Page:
State geologists already have been to 30 sites and mapped about 50 sinkholes as they begin to plumb the depth of the state's vulnerability to ground collapse.
The Tampa Tribune reports that Florida received a $1.08 million federal grant for a three-year statewide study, starting last month with a pilot study in Columbia, Hamilton and Suwannee counties.
The result will be a detailed, multi-layered map that shows where sinkholes are most likely to form, but doesn't predict where and when individual sinkholes will occur.
A Tampa-area man was killed in late February after a sinkhole swallowed him in his home. In August, a sinkhole caused the partial collapse of a resort villa near Disney World in Orlando. No one was injured.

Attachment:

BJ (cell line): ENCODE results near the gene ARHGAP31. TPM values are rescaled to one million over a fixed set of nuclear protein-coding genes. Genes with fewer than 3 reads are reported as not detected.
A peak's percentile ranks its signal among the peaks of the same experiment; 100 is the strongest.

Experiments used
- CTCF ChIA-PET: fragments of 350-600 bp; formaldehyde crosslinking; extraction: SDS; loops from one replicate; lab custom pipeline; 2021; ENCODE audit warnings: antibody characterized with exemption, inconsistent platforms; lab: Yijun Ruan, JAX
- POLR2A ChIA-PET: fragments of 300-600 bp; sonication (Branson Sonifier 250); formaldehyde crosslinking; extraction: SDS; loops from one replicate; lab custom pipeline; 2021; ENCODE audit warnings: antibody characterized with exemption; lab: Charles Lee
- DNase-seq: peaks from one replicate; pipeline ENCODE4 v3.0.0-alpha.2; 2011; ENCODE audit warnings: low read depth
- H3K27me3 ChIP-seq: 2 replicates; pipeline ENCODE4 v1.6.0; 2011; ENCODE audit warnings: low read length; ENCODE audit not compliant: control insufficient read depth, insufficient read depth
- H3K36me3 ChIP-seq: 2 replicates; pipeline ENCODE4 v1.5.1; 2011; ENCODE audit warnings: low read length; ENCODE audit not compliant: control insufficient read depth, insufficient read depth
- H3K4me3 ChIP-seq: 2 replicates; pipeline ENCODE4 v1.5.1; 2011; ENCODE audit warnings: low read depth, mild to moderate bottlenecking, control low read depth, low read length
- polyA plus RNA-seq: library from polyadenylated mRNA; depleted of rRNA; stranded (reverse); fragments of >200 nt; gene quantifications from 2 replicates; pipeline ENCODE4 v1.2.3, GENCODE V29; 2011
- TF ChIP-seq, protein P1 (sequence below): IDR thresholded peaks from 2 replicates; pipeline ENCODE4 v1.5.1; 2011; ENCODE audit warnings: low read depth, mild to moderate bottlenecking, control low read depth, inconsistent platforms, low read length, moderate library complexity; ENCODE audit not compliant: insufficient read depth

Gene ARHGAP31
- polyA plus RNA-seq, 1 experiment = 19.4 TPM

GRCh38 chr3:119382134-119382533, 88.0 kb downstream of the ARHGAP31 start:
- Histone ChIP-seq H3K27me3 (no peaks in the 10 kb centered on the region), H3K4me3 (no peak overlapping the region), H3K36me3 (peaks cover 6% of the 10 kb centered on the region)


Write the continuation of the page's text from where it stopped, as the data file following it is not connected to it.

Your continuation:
In November, a Tampa family was forced from their home just before Thanksgiving after a possible sinkhole opened up at their home.
Sinkholes are common in Florida because of porous rock, such as limestone, that stores water underground.